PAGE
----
Australia: Cobalt Storm Brews

Where is this all heading?

Peter Moody -

Peter Moody – one of the ‘famous four’

Is there safety in numbers or is an almighty broom about to sweep through Australia’s training ranks?

There are many more cobalt “irregularities’’ than the ones in the public arena.

Racing Victoria chief steward Terry Bailey said on Friday that RVL did not have more cobalt “positives” than the famous four — the Hopes, Mark Kavanagh, Danny O’Brien and Peter Moody.

It is not RVL practice to reveal “irregularities” but Bailey, when pressed, did not say there were none.

Sometimes a “no comment” speaks volumes.

It at least presents the image of a conga line of cobalt inquiries stretching months and months at great financial and image cost to the embattled racing industry.

Tellingly, Bailey said the 4-6 week time frame that had been outlined a fortnight ago for the winding-up of the current investigation had now been stretched. More testing, more retesting, Bailey said.

In Sydney, where there was initially no threshold for cobalt, stewards will determine on Monday just how to deal with the 61 cobalt-related charges against trainer Darren Smith (whose offences occurred pre-threshold).

They say the long-running Smith case at Racing NSW headquarters had been closely hawked by other worried stables with a vested interest in the outcome. There is talk of lawyers scribbling notes at the back of the room.

It is well known an up-and- coming Sydney trainer is bracing himself for a tsunami of charges relating to more than one positive drug test to caffeine and (allegedly) cobalt.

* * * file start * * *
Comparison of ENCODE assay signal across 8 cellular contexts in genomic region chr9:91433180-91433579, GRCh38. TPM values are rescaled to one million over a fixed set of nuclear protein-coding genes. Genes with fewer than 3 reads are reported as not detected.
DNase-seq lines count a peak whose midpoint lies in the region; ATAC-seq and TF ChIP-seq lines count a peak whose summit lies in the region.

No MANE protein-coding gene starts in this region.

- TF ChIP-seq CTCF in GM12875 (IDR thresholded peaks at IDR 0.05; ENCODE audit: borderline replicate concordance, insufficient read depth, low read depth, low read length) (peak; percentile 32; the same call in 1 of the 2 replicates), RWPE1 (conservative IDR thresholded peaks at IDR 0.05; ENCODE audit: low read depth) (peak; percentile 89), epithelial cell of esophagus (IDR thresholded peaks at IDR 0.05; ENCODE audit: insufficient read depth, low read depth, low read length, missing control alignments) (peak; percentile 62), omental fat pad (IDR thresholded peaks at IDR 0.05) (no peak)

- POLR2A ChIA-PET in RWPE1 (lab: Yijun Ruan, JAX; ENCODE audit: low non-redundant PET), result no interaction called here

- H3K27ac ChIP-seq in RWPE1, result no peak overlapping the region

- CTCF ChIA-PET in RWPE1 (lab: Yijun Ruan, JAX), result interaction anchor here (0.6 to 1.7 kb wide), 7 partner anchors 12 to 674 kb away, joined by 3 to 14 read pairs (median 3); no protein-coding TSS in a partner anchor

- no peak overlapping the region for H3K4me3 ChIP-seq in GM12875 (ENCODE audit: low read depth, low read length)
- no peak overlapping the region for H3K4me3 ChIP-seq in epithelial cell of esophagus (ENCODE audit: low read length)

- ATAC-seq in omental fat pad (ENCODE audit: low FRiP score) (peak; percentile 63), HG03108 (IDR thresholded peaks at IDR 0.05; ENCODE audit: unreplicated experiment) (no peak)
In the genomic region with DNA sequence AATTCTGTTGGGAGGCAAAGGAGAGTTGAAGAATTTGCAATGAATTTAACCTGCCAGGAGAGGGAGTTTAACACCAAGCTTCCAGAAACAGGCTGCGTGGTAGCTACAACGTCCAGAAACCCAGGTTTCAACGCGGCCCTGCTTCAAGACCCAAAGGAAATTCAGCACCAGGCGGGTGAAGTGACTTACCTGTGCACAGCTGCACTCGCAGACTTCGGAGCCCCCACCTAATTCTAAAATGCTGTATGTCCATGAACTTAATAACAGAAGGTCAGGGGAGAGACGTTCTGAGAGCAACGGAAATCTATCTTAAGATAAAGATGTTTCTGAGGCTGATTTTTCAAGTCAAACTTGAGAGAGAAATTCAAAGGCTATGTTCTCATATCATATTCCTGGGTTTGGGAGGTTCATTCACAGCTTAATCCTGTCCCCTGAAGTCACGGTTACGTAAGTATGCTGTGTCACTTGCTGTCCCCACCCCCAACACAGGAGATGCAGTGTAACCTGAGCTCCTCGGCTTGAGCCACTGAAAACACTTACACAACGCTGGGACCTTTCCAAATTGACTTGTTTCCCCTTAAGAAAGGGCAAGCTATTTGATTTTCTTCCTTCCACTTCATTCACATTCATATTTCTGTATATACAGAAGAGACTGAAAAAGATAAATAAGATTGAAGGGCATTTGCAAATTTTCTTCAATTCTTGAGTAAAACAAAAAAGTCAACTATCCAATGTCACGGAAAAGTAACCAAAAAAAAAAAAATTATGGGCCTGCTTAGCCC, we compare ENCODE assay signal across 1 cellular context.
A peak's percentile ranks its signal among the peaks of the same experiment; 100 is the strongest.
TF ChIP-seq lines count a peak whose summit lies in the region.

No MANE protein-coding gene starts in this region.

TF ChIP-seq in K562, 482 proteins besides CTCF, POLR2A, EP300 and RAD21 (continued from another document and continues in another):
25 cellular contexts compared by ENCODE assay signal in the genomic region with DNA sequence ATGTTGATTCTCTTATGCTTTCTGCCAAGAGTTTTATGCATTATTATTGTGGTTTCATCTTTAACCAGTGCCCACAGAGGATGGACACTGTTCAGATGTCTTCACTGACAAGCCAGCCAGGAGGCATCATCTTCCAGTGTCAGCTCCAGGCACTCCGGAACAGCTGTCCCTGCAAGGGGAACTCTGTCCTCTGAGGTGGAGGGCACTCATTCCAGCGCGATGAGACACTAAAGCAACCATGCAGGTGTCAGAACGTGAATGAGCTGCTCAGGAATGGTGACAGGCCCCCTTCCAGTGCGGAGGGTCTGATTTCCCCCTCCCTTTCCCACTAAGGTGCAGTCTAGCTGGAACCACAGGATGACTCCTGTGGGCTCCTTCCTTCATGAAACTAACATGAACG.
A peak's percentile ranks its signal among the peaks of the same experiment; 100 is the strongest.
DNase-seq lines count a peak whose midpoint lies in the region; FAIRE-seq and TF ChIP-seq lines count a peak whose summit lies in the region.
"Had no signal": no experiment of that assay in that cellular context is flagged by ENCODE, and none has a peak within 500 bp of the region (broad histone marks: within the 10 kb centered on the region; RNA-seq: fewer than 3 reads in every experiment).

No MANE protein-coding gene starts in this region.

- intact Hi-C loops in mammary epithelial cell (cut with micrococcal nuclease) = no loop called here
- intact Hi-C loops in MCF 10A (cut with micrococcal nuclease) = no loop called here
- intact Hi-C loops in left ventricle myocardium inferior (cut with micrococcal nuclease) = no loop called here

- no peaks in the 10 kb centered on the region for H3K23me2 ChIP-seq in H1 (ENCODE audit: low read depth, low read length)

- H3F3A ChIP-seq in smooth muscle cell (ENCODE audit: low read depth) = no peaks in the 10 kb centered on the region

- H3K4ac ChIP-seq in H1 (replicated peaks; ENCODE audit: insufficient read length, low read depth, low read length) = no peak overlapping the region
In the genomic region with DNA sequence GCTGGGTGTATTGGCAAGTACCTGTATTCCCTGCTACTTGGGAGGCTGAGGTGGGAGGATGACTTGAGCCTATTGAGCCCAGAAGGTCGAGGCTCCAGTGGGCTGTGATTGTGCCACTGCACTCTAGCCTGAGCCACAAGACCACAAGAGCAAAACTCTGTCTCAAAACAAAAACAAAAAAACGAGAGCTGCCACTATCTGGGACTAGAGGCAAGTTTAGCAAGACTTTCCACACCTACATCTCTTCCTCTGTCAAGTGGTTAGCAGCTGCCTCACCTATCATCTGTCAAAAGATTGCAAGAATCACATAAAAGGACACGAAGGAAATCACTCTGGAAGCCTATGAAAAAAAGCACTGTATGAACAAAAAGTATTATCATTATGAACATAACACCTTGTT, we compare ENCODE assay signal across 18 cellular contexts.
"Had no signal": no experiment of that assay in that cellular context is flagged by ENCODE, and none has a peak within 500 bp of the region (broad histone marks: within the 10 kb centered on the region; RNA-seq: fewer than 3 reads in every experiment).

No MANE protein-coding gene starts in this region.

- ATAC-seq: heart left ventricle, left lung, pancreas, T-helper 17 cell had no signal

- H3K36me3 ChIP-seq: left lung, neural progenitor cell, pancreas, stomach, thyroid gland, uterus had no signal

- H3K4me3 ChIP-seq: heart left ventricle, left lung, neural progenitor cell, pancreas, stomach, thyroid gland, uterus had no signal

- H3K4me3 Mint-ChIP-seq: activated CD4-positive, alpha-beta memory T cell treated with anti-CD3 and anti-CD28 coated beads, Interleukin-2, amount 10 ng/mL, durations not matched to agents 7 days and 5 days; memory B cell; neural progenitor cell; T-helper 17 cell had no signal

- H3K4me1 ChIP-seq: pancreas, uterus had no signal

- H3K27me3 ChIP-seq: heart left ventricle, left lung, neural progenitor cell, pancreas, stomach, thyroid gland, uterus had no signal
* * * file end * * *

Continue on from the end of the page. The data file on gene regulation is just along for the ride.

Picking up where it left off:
If found guilty, he is cactus.

Ray Murrihy

Ray Murrihy – ‘no comment’

When I asked Racing NSW chief steward Ray Murrihy about that trainer, Murrihy said: “Well, you’d have to ask Mr X. We’re not in the business of putting out this sort of information, but if Mr X is happy to talk about it, then well and good.”

There are rumours of another handful of Sydney trainers with cobalt concerns — “no comment’’ said Murrihy — and a smaller number of trainers in Brisbane, mostly harness, some gallops.

So where is this all heading? It appears RVL is less black and white in its view of cobalt breaches than it was a month or so ago. RVL is now very tight-lipped, so we’re speculating a bit.

But at a recent media briefing, the “science’’ into cobalt and the factors that test its threshold were described by an RVL official as “fairly new’’, whereas the language was far more rigid just weeks earlier.

The trainers will argue legal supplements have pushed their horses beyond the red zone, that the “science’’ had not factored in such cocktails.

It now appears more than a handful of stables had used similar amounts of such supplements and were now spiking up and down the Eastern seaboard.

It was interesting the Australian Trainers’ Association queried why the Australian Racing Board alerted trainers to cobalt risks of commonly used products — but RVL didn’t.

The ARB’s alert came out on December 17, well after Moody and Co’s horses returned illegal cobalt levels.

Too late she cried.

It is interesting, too, that despite growing uncertainty about supplements and their effect on cobalt levels, trainers are unable to check their levels with authorities.

Despite what seems a growing grey area, many vets remain adamant the 200 microgram threshold is foolproof, that recommended supplement use would not push a horse within cooee of it.

These vets, and the rules, say the trainer is ultimately responsible for whatever they use to fuel their horses. True. But what once seemed clear-cut now seems a little murky.

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